Back to Recursive Sequences

- Common properties
- a(n) = d * a(n-1) - a(n-2)
- a(n) = d * a(n-1) + d * a(n-2)
- a(n) = d * a(n-1) + d * a(n-2)

Proofs:

- The number of words of length n in alphabet {1,2,...,d} avoiding words "11", "22", ..., "kk" is the recurrence sequence with initial terms a(0) = 1, a(1) = d and the recurrence relation a(n) = (d-1)a(n-1) + (d-k)a(n-2).

**Proof:**Let the words described above be divided into two parts: ending in {1,2,...,k} and ending in {k+1,...,d}. Let b(n) be the number of words of length n ending in {1,2,...,k} and c(n) be the number of words of length n ending in {k+1,...,d}. Obviously, a(n) = b(n) + c(n). We can get any word of length n ending in {k+1,...,d} by taking any word of length n-1 and adding one of the letters {k+1,...,d}. Thus c(n) = (d-k)a(n-1). We can get any word of length n ending in {1,2,...,k} by taking any word of length n-1 and adding any one of the letters {1,2,...,k} except we should subtract the words that we get that are ending in {11,22,...,kk}. Hence b(n) = k*a(n-1) - b(n-1). Putting the counts together we get a(n) = (d-1)a(n-1) + c(n-1) = (d-1)a(n-1) + (d-k)a(n-2). Initial conditions are trivially checked. - Let p and q be the roots of the equation x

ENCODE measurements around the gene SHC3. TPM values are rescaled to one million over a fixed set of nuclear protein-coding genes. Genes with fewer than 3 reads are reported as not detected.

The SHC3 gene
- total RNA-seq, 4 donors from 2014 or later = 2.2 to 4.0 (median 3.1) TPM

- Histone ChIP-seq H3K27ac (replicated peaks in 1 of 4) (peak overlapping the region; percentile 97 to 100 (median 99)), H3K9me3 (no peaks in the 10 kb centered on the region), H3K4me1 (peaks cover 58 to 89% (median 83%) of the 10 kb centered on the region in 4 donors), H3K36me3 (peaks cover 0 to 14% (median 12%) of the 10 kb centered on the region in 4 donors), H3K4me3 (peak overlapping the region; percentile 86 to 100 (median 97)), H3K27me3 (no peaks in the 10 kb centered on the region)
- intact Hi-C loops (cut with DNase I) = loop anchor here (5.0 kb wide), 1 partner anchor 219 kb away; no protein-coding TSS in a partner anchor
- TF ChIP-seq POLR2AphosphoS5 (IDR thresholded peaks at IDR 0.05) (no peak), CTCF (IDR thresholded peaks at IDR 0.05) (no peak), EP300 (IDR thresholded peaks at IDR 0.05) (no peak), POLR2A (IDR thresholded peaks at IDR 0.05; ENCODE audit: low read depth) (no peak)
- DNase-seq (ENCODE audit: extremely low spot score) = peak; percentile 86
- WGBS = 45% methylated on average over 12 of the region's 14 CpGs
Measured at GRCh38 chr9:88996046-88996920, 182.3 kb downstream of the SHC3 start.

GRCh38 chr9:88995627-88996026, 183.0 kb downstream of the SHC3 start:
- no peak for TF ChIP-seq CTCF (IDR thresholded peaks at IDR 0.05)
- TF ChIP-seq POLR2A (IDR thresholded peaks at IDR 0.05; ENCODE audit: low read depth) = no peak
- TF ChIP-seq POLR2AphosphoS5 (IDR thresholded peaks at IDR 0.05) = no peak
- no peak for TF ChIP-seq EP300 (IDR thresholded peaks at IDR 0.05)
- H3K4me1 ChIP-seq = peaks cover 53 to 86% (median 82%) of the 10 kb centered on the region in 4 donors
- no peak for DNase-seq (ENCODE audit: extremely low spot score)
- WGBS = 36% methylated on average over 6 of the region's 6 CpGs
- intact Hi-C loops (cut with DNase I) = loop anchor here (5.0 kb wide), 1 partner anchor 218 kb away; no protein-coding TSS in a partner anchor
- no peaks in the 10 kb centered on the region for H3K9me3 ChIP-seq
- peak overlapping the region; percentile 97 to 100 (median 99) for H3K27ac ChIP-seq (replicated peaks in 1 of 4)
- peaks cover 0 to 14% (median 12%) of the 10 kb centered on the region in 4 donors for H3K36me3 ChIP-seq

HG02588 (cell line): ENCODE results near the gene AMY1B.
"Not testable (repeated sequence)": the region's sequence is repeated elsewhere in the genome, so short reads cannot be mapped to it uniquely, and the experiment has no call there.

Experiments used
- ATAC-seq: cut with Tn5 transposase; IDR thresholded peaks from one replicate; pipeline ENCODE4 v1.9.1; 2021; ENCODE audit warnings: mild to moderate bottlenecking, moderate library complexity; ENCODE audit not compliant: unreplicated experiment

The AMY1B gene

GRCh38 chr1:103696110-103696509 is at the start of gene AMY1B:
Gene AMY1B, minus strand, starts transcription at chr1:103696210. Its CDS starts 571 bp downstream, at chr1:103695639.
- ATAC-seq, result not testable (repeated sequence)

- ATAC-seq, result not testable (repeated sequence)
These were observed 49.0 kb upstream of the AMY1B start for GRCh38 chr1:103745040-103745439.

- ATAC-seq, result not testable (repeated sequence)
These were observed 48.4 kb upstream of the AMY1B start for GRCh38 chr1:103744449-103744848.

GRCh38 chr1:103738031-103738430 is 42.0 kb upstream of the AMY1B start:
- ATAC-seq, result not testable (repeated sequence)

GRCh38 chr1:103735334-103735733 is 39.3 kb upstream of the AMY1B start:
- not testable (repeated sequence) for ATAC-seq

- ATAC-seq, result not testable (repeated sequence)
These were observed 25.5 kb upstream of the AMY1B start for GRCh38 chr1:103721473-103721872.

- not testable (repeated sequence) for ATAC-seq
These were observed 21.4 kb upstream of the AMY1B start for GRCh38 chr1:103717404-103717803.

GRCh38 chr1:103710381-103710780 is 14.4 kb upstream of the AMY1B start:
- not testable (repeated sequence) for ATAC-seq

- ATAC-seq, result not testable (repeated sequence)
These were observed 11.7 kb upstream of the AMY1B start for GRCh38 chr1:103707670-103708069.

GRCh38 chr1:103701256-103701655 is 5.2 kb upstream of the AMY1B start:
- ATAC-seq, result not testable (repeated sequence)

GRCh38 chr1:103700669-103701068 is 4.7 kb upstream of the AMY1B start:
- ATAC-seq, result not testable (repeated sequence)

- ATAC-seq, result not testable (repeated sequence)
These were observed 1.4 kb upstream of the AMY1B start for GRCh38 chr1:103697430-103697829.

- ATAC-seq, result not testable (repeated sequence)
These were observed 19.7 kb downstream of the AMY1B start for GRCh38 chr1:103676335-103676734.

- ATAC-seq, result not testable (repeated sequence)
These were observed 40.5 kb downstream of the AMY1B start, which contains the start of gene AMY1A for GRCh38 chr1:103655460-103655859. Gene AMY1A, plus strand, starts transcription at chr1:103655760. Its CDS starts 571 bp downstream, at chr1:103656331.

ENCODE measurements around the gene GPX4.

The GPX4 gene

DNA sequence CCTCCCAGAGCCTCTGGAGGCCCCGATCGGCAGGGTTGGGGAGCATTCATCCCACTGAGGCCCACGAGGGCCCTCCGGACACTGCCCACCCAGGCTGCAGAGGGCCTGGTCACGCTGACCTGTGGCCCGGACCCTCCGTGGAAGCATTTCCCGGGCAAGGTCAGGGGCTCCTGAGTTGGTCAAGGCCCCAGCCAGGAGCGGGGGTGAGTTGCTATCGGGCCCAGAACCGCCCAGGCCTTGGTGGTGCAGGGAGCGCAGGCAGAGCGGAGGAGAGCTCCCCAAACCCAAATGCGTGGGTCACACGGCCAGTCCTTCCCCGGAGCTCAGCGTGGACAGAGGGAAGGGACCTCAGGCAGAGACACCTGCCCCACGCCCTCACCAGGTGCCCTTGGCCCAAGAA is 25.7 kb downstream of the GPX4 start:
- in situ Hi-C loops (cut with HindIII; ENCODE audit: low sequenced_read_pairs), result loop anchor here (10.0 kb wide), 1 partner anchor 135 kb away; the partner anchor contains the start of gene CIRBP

^{2}- dx - k = 0. Then the sequence a(n) = p^{n}+ q^{n}satisfies the recurrence a(n) = da(n-1) + ka(n-2) with the initial conditions a(0) = 2, a(1) = d.

**Proof:**p^{n}+ q^{n}= (p+q)(p^{n-1}+ q^{n-1}) - pq(p^{n-2}+ q^{n-2}). - Let p and q be the roots of the equation x
^{2}- dx - k = 0. Then the sequence a(n) = (p^{n}- q^{n})/(p-q) satisfies the recurrence a(n) = da(n-1) + ka(n-2) with the initial conditions a(0) = 0, a(1) = 1.

**Proof:**p^{n}- q^{n}= (p+q)(p^{n-1}- q^{n-1}) - pq(p^{n-2}- q^{n-2}).

Proofs:

- The number of 01-avoiding words of length n on alphabet {0,1,2, ..., d-1} that do not end in 0 is
equal to a(n), where a(n) = d * a(n-1) - a(n-2) and a(0) = 1, a(1) = d-1.